Red light is the basal component in lighting spectra. Sole red light is sufficient for normal plant growth and photosynthesis. Different wavelengths of red light might have uneven effects on plants. Lettuce biomass yield increased when the wavelength of the red LED emitted light increased from 660 to 690 nm. It is suggested for growers to use ~640 nm or ~660 nm red LEDs for the cultivation of lettuce and other green vegetables. Red LED light had no remarkable positive effect on growth and development of plants, but activated the action of the antioxidant system. 660 nm LED light, applied as a sole light source in the controlled environment stimulated anthocyanin accumulation in red leaf cabbages as compared to blue or green LED wavelengths. 658 nm red light supplemental for cool white fluorescent lamps resulted in higher phenolics concentration in baby leaf lettuce. Short term pre-harvest treatment with red 640 nm LEDs in controlled environment resulted in enhanced lutein and glucosinolate sinigrin accumulation in red-leaf cabbages.
The results of series of experiments, performed with 638 nm LED light (supplemental for natural and HPS illumination) pre-harvest treatment in greenhouses presents the increased antioxidant capacity, enhanced contents of phenolic compounds and alpha-tocopherol as well as reduced nitrate contents in different lettuce varieties and other leafy vegetables. Red light enhanced tomato yield.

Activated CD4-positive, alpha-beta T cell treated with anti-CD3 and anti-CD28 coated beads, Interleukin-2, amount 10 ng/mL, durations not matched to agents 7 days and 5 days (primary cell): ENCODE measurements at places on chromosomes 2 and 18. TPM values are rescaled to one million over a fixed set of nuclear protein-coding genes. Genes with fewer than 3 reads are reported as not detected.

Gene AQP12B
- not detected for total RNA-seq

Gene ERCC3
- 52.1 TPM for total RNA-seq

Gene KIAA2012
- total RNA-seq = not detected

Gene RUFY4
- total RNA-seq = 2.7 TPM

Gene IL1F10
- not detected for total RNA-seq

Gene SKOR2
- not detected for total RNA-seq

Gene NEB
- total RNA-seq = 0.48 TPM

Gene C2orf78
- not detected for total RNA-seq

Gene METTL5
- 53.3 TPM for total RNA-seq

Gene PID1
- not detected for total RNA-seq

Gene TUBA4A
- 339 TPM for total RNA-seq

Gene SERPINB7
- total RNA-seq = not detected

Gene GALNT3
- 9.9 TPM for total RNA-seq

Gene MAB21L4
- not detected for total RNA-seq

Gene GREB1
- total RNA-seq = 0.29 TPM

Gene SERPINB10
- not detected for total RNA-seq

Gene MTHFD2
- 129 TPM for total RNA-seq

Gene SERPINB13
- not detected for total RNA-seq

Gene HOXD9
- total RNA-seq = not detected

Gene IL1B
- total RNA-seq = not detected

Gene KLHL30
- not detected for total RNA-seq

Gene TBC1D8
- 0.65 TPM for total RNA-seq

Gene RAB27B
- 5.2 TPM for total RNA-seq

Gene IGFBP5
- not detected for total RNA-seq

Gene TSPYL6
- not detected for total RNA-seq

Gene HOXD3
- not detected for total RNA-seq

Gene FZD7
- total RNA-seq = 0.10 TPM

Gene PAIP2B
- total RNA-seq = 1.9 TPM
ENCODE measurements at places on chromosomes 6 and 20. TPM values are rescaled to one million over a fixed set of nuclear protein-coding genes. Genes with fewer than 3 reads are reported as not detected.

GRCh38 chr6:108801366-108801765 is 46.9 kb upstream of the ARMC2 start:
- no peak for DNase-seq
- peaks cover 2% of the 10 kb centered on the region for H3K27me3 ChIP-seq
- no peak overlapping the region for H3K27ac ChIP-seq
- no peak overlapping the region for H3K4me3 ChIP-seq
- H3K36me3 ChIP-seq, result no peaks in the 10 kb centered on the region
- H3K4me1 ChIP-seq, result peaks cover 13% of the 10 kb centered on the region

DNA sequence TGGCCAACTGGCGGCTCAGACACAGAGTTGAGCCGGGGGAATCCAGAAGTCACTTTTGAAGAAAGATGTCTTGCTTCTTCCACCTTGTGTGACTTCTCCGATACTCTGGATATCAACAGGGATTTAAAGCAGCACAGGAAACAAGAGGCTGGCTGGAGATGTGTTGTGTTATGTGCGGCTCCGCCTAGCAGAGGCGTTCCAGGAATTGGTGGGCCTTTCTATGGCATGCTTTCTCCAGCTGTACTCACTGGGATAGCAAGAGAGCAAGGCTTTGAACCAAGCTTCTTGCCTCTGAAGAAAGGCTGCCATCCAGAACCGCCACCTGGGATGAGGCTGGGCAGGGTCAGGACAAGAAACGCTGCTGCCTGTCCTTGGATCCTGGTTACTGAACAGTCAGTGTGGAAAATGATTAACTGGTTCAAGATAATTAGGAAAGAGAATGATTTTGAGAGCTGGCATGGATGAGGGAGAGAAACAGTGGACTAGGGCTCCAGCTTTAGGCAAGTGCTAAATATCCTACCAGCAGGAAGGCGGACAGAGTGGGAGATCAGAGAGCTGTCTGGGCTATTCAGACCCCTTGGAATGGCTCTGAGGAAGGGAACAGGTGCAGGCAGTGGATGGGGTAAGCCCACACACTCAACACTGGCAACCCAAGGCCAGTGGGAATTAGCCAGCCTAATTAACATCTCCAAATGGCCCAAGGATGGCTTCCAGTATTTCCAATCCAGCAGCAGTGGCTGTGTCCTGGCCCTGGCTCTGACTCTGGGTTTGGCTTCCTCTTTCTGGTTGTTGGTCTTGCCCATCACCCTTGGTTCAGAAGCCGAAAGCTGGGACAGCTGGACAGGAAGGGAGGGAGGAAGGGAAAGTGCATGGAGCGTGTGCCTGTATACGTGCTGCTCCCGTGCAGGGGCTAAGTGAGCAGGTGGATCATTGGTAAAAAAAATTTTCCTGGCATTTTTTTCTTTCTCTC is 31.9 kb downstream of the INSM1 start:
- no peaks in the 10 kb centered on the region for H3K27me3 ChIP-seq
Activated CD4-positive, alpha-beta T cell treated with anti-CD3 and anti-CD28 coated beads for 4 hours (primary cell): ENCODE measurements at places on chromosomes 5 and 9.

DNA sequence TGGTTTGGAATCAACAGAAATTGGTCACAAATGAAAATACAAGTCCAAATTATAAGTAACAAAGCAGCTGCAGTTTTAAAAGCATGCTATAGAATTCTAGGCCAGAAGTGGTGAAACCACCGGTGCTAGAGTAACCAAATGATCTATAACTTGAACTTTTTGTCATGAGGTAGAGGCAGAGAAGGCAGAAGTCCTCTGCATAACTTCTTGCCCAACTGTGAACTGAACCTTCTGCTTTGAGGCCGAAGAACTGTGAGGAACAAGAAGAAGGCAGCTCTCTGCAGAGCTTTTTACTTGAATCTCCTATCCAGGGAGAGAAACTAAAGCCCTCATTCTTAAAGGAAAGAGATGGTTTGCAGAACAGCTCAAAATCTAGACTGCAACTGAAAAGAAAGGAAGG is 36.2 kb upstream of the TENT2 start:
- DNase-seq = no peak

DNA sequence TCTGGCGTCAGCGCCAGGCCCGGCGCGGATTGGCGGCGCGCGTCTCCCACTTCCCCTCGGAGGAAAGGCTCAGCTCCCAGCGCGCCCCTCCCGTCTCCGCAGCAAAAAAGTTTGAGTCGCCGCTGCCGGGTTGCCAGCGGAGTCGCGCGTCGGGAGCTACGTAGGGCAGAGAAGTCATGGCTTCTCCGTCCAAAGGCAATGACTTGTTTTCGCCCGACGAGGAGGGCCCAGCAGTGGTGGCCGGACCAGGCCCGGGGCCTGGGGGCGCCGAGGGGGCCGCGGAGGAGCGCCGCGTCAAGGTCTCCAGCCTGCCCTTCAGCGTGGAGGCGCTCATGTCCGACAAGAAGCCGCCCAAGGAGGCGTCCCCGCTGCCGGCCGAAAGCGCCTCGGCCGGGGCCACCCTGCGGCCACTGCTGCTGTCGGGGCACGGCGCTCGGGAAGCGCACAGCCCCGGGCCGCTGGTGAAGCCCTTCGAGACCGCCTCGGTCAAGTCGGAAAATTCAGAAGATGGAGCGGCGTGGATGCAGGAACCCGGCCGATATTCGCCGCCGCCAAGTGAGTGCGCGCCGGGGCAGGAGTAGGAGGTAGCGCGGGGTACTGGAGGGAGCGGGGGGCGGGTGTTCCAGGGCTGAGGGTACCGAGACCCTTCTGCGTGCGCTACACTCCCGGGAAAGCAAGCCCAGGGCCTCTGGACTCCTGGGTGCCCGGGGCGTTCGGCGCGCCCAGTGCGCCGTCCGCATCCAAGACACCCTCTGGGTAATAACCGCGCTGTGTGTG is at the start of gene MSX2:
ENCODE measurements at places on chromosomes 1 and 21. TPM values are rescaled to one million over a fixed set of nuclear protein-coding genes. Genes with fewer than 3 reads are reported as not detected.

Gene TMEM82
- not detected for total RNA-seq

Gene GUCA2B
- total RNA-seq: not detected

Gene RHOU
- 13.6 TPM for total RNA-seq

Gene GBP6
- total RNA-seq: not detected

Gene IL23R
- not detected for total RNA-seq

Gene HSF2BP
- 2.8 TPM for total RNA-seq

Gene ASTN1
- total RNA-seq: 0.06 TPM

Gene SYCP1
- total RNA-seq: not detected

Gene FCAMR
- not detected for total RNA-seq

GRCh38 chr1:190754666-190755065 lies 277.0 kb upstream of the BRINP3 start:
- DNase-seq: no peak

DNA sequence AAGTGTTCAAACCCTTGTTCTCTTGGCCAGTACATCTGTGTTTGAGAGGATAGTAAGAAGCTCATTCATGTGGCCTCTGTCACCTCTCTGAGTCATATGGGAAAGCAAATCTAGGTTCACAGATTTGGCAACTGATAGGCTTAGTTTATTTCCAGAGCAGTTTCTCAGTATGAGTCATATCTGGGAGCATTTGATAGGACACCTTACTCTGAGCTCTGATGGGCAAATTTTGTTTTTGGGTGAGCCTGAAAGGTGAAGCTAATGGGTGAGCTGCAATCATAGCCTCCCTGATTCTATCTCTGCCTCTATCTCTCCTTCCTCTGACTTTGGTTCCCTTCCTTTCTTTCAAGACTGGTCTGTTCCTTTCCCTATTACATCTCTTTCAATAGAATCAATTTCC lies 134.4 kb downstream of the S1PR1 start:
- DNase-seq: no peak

Plants reproductive growth benefited from it. It reduced nitrate content in lettuce, green onions, red and green leaf lettuce, in dill and parsley.
The additional red light increased vitamin C content in mustard, spinach, rocket, dill and onion. Red light is among the best colours of light to stimulate plant growth. The pigment phytochrome mediates flowering of plants with a photoperiodic flowering response. Generally, plants are very sensitive to low intensities of red light; during the night low amounts of red light can inhibit flowering of short-day plants and promote flowering of some long-day plants because of phytochrome’s sensitivity to red light.